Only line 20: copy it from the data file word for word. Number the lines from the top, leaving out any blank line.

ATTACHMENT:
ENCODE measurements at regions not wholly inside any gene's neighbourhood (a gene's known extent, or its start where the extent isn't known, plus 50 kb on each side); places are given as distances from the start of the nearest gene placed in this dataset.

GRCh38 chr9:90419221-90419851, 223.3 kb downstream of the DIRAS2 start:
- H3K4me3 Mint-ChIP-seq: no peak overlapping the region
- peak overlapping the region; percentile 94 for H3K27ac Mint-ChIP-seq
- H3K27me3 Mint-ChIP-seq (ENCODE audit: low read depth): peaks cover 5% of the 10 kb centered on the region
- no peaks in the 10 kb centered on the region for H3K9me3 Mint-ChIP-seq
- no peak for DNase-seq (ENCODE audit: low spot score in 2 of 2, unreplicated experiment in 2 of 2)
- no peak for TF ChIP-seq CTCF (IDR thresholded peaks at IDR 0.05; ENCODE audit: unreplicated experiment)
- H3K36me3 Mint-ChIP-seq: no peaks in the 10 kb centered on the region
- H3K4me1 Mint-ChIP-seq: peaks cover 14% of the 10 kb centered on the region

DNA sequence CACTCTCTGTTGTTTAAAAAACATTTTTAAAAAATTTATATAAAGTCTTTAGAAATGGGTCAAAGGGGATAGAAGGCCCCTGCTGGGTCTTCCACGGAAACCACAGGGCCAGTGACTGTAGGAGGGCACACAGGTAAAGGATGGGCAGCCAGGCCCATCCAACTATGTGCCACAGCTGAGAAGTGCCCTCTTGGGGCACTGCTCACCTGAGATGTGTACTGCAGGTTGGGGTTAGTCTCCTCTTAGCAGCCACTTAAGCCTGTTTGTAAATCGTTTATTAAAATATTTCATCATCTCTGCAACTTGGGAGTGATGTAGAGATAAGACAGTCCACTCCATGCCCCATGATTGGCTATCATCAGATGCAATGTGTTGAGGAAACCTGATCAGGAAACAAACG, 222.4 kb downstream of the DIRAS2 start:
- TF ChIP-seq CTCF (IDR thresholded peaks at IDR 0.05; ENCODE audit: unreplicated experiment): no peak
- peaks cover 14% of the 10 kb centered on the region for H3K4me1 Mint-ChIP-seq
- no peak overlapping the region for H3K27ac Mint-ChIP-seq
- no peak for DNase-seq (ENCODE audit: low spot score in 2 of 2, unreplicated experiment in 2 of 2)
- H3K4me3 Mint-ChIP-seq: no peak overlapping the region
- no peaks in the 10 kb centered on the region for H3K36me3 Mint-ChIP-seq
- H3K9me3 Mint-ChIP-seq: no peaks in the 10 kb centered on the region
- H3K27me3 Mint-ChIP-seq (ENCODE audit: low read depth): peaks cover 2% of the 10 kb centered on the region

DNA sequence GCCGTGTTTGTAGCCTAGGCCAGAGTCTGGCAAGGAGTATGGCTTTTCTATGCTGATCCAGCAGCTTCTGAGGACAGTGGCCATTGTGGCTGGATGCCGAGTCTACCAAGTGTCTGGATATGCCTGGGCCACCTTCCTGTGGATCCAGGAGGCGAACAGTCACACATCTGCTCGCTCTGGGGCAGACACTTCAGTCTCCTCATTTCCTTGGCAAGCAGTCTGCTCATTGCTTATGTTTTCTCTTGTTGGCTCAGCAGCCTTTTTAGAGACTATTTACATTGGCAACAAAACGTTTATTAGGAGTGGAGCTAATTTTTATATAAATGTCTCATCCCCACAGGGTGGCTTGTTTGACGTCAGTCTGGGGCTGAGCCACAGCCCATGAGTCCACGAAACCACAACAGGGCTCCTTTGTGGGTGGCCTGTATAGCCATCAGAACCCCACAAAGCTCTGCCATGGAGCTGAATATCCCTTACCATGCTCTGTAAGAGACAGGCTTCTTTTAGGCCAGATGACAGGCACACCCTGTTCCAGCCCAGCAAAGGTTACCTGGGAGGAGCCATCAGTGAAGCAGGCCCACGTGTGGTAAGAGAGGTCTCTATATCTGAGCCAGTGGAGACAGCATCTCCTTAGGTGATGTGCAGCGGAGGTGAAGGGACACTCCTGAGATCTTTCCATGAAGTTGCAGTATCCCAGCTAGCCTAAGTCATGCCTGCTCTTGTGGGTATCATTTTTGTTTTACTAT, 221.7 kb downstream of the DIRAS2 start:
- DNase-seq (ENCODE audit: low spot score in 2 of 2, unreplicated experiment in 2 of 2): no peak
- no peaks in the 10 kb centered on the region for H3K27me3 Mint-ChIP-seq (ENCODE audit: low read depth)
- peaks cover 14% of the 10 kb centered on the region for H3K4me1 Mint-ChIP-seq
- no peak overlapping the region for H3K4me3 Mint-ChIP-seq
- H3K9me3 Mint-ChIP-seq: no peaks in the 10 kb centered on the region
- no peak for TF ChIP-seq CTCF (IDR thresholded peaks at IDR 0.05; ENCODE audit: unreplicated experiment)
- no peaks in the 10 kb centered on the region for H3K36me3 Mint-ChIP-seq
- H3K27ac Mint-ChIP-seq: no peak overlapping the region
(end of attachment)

DNA sequence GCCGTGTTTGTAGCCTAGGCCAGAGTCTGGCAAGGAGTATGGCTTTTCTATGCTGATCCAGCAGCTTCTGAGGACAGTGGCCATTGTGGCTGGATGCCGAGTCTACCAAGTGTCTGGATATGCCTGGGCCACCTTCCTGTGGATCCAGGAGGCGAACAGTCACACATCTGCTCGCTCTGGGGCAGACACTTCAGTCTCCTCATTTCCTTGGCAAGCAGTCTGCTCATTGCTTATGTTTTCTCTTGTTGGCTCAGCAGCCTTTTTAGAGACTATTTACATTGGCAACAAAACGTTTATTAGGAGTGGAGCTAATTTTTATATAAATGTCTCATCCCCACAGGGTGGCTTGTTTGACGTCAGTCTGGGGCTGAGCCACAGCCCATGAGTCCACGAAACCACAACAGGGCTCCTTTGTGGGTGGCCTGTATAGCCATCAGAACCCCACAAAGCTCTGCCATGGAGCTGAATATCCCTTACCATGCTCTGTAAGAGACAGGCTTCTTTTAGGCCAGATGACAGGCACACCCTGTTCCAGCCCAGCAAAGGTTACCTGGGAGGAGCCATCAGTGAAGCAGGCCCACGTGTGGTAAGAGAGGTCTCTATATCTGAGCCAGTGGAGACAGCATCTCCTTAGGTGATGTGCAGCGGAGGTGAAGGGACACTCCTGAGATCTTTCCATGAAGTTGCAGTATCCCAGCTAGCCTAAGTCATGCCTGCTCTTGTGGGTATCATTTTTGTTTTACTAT, 221.7 kb downstream of the DIRAS2 start: